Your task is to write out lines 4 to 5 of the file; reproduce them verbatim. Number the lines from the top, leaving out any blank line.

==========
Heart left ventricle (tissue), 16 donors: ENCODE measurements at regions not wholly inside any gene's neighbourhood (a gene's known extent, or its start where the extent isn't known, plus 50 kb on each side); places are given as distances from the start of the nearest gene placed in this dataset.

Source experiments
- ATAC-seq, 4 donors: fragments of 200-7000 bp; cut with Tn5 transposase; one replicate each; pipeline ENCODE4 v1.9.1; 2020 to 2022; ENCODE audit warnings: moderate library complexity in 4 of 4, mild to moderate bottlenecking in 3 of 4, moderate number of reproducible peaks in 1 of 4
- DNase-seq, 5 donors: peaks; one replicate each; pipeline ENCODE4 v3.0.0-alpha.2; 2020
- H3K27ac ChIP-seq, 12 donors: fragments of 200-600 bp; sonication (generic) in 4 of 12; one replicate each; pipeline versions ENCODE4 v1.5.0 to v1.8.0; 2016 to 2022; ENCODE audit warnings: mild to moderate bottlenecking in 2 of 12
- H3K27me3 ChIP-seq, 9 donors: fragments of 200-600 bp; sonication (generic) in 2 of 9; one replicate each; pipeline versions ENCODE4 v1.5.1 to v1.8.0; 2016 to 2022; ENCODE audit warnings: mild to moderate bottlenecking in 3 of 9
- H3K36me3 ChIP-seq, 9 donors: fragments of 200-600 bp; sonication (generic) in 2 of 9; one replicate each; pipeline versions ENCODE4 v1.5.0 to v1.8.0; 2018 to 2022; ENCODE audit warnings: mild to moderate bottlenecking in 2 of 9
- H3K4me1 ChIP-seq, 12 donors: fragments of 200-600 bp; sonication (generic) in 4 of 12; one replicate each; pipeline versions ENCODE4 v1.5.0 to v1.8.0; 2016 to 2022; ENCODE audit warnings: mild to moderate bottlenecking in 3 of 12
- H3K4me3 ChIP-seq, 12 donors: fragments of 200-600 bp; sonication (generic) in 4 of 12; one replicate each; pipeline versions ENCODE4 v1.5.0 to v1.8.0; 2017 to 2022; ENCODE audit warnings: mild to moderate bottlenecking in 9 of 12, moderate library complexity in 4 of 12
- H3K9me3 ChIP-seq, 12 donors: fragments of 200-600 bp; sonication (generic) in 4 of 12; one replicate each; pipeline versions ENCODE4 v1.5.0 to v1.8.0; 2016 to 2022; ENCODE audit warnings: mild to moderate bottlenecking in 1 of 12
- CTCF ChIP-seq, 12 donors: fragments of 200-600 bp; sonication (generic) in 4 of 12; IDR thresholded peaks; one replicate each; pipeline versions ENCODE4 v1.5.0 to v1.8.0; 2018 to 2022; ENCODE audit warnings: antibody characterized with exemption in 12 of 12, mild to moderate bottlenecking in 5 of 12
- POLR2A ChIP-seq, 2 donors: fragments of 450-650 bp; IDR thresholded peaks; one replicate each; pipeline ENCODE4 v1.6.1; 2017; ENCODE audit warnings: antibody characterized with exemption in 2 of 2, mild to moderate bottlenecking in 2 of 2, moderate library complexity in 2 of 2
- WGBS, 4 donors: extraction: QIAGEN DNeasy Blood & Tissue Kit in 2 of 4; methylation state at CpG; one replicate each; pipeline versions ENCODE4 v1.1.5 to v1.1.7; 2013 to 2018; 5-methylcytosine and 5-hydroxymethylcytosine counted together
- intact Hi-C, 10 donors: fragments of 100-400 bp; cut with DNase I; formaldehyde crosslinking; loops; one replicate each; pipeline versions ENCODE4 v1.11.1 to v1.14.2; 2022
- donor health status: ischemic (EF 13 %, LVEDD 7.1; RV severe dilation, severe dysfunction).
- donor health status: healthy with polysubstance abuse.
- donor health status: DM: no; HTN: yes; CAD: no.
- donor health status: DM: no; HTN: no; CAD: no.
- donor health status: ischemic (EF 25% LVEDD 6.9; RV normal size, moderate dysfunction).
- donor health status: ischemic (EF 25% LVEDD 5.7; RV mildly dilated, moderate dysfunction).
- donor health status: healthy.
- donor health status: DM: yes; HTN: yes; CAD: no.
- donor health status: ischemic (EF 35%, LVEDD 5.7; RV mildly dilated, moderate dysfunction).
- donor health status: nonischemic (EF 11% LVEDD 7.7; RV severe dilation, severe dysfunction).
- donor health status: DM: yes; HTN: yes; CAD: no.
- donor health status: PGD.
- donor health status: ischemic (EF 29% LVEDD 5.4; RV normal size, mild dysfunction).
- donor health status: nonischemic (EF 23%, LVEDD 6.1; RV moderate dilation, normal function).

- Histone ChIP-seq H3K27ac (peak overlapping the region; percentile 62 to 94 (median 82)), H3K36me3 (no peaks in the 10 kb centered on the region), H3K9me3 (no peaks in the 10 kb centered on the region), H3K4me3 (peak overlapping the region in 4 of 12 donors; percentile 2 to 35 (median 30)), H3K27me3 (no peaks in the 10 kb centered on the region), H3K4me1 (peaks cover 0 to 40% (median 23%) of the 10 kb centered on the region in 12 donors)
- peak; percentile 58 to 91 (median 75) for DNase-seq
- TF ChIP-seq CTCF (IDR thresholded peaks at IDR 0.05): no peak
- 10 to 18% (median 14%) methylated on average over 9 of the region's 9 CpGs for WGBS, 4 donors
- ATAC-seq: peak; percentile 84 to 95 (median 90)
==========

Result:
- DNase-seq, 5 donors: peaks; one replicate each; pipeline ENCODE4 v3.0.0-alpha.2; 2020
- H3K27ac ChIP-seq, 12 donors: fragments of 200-600 bp; sonication (generic) in 4 of 12; one replicate each; pipeline versions ENCODE4 v1.5.0 to v1.8.0; 2016 to 2022; ENCODE audit warnings: mild to moderate bottlenecking in 2 of 12